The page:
Thursday, November 22, 2012


I really have such an amazing God.
Just a few things I thank Him for:
  •  My family, that taught me to seek God, who still walk faithfully with Him, and who support me (especially my parents for still letting me live with them for free so I can have the next item).
  •  My work with TEN3. If you read this blog much, I don't need to tell you how thankful I am that I get to be part of what God is doing in Africa!
  •  The encouragement, support and guidance I get from many in SIM
  •  My two other jobs (subbing and the bookstore) that help me stay afloat
  •  Those who are supporting and will support me so that I can travel, have the resources I need to work with TEN3, and one day be fully supported!
  •  My many friends whose love has forever impacted my life.
  •  The many blessings that various churches have been to me.
  •  Irish set dancing. Seriously, this is what God uses to keep up my physical and mental health!
And especially

"Once again I look upon the cross where You died,
I'm humbled by Your mercy and I'm broken inside.
Once again I thank You,
Once again I pour out my life." --Matt Redman

Monday, November 19, 2012

Language school ...

A typical missionary has to spend a few months at least in language school before going out onto the field. Of course, they really just barely get the basics, and must learn the rest as they go. So here I am, learning a new language. 

But wait, if you know much about my ministry, you'll be asking, "What language? You're trying to reach a whole continent where hundreds of languages are spoken!" Or maybe you're remembering I mentioned about a year ago that I'm working on French. Most sub-Saharan African countries list English and/or French as an official language. Well, yes, I still am working on Francais (slowly), but I am learning a new language too. One that can help me reach people of any people group. 

What language is that?


Ok, most of you are probably asking, "What the heck do you mean by Python?" It's a programming language - a way of designing programs on the computer. Rice University is actually offering a free online course (not for credit, of course, but legit if you just want to learn it) in Python, so I've been taking that for a few reasons:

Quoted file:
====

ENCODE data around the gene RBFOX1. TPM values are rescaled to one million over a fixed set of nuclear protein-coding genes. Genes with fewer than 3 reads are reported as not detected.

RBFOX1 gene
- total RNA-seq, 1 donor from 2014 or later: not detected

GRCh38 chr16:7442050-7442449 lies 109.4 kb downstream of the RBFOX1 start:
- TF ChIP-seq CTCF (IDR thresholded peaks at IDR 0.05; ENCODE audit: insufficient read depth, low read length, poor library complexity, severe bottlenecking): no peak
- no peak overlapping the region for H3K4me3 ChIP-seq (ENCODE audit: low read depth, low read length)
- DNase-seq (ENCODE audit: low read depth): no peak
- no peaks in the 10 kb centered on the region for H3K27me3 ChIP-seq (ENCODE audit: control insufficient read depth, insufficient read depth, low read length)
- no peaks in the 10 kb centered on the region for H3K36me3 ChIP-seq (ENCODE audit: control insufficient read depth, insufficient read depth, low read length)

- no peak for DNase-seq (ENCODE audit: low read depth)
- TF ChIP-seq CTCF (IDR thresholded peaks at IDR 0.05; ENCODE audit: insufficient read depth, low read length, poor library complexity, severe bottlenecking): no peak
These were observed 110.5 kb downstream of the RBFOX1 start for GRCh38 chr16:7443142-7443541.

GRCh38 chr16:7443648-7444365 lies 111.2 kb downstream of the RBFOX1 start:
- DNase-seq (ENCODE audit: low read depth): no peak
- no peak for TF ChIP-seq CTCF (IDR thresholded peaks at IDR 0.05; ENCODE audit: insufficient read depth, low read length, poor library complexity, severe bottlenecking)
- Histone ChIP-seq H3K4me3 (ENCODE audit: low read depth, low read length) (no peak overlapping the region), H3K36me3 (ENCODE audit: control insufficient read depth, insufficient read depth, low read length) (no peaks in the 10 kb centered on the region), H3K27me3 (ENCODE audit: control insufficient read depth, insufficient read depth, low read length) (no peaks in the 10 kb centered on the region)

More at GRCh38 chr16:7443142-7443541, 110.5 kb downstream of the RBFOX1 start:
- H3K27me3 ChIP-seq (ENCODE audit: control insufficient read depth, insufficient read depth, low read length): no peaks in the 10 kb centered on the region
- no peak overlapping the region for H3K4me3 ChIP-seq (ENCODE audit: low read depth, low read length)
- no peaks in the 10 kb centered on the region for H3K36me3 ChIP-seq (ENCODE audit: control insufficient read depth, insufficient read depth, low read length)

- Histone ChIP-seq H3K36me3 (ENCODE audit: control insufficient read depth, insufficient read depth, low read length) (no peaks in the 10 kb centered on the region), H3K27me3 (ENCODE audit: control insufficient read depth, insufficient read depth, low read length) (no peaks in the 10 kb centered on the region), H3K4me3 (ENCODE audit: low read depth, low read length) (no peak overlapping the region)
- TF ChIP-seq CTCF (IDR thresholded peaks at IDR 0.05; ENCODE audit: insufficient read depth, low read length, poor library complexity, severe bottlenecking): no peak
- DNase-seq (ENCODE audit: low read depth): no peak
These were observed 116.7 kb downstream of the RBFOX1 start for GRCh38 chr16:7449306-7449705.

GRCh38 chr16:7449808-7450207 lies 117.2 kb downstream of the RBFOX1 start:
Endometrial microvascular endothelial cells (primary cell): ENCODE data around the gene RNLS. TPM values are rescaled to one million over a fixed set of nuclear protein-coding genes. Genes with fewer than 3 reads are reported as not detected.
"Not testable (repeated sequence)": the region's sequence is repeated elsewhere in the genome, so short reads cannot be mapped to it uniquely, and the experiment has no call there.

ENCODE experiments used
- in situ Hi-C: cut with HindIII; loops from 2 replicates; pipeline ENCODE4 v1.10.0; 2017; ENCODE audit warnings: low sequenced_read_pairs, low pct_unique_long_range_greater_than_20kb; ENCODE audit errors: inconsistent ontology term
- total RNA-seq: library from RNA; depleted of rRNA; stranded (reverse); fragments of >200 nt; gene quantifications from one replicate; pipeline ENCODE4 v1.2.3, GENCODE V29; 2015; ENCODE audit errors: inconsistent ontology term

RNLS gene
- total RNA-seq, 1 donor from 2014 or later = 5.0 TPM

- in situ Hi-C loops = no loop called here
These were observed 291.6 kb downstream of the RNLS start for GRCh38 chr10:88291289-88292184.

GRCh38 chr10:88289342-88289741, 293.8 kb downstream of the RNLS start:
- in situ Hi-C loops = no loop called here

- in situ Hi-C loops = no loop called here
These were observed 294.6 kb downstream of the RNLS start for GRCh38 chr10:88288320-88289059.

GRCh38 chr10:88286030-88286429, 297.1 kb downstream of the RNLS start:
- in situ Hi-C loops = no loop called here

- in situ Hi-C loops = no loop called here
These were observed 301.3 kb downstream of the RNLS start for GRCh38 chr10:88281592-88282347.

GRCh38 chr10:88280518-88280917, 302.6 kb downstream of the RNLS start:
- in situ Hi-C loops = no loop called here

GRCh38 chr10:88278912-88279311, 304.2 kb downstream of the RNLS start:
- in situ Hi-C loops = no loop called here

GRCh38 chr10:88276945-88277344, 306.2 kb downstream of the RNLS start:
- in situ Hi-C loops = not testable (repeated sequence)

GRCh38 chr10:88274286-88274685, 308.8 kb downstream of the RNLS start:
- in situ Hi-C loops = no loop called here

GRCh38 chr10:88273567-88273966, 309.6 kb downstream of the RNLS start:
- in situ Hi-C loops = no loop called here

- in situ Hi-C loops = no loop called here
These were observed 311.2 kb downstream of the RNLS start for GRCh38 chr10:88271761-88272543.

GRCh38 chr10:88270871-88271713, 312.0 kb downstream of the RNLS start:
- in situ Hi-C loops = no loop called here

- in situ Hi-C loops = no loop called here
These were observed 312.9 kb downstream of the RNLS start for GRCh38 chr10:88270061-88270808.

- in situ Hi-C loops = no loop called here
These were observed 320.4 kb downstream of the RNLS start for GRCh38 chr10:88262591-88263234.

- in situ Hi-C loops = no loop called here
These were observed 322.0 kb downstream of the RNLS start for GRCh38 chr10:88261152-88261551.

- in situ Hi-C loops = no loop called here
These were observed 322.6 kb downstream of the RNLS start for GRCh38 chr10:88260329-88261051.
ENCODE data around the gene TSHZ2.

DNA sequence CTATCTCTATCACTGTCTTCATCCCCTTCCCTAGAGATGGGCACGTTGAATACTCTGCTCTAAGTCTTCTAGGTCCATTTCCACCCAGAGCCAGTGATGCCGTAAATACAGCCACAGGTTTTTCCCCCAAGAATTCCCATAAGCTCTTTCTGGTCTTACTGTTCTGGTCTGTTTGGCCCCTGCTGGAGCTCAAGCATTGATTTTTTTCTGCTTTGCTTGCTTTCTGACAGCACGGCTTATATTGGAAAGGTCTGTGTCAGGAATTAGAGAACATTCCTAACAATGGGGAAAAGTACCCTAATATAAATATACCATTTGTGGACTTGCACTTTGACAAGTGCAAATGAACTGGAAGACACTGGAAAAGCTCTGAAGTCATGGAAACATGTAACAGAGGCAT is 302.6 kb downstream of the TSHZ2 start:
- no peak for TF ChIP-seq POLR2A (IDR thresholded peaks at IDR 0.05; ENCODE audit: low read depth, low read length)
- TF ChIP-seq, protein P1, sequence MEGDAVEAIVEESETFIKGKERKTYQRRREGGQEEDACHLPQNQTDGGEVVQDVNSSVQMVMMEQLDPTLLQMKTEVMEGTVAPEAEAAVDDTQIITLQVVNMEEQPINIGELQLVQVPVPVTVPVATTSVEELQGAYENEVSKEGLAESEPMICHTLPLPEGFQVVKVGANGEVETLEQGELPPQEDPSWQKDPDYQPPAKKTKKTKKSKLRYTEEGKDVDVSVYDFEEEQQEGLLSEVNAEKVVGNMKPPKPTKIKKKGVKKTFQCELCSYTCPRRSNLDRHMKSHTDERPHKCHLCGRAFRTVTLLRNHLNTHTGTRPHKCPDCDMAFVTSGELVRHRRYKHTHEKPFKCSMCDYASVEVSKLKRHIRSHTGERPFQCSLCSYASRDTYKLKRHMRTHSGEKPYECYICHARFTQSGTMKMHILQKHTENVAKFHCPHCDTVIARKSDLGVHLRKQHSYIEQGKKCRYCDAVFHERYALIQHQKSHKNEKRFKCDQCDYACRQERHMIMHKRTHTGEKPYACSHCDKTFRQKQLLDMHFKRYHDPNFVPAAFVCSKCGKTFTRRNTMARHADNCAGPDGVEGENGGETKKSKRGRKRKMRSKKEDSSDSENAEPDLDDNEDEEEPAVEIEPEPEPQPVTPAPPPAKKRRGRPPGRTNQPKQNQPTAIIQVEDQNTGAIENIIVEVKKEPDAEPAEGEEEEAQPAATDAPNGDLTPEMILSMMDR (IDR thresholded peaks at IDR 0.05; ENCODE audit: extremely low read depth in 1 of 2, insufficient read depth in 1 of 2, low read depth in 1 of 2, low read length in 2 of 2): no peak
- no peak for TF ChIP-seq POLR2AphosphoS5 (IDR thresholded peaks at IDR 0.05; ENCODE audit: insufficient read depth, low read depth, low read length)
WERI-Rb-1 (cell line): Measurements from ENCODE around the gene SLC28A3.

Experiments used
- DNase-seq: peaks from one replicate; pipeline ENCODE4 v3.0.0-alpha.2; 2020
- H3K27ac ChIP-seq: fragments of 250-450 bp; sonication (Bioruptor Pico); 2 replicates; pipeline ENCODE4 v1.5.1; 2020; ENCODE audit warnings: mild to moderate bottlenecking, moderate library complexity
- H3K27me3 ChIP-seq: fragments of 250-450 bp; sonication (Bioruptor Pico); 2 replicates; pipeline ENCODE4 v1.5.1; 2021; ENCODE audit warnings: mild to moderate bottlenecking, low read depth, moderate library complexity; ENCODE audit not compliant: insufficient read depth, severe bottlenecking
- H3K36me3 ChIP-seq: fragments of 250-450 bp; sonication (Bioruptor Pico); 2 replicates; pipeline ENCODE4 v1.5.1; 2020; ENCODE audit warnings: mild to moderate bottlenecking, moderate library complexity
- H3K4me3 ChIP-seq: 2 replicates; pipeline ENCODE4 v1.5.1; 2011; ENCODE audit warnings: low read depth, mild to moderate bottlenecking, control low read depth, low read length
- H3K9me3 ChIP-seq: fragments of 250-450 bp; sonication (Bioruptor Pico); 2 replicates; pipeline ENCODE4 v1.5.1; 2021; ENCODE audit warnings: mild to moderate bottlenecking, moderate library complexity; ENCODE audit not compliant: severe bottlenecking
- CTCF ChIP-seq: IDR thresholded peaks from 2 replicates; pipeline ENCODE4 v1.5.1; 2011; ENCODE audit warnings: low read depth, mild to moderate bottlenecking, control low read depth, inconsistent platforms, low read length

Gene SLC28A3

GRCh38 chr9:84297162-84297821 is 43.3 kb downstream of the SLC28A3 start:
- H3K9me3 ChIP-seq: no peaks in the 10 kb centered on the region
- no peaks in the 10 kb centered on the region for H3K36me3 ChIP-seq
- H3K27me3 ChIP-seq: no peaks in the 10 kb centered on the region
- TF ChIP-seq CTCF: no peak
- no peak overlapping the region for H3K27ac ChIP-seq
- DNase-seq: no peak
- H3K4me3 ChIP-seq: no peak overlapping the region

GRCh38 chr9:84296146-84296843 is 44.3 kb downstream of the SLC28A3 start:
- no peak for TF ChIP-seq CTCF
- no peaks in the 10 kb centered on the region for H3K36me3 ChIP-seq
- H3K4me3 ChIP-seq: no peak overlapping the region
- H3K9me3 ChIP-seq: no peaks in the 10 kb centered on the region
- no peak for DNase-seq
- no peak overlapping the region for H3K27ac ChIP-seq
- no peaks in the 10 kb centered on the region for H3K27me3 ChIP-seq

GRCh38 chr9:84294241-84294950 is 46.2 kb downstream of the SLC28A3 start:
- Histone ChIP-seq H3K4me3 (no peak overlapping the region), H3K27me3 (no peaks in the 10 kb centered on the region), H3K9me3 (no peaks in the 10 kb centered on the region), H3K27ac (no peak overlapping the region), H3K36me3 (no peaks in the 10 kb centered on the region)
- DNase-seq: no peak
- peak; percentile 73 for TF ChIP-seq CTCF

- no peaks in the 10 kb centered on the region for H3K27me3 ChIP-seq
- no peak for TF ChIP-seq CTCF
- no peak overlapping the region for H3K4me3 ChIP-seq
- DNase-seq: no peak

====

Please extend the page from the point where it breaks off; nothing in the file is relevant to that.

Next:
• The Lord gave Anthony a breakthrough in training school administrators while he was in Cameroon last summer. We had been frustrating ourselves and our trainees by aiming a fire hose of information at them, trying to get them to absorb a new educational paradigm in two weeks of lecture and reading. One attendee pointed out, "You're not using your own model! If you were, you would be having us learn it by doing it and applying it to our current work." In Cameroon, Anthony realized a way he could teach them our educational model, get them excited about it, and at the same time teach them how to apply it in their schools by teaching them how to schedule and budget for the program using our model. He built a massive, complex spreadsheet for them to use for this. But that spreadsheet is problematic, so we really need to build a computer program designed specifically for this.
  • We are going to want to develop courses on how to program. This will be useful for those who want jobs in IT or even certain administrative assistants. It can give us an attractive educational package by which we can share the gospel and disciple people while giving them the knowledge to use it powerfully in the business world, the church, the government, or wherever the Lord puts them. Now, it would be easier just to find someone else who can do this, but good programmers who would be available for this, and have the pedagogical giftset to write TEN3 materials, are scarce. So it would be good for me to know enough programming to contribute.
  • It's beneficial to me personally. It's really fun, albeit sometimes frustrating. Granted, right now all my projects are designing games (see for the latest one I did--just click the "play" triangle icon in the upper left-hand corner). But really, it is sharpening my logic/mathematics skills, which have been waning since I haven't taken anything requiring advanced math in four years. And I'm going to need to hang onto that if I'm going to help develop physics courses in a few years! 
I loved learning so much, I thought I'd never want to leave school. Well, after four years of honors-program college, I knew I did not want to spend the rest of my 20s hunched over academics--but I still did want to keep learning. I am so glad God has sent me on His Great Commission with an emphasis on the last part-- "Teaching them to obey all I have commanded you." A teacher must be a lifelong learner. Just what I always wanted to be :D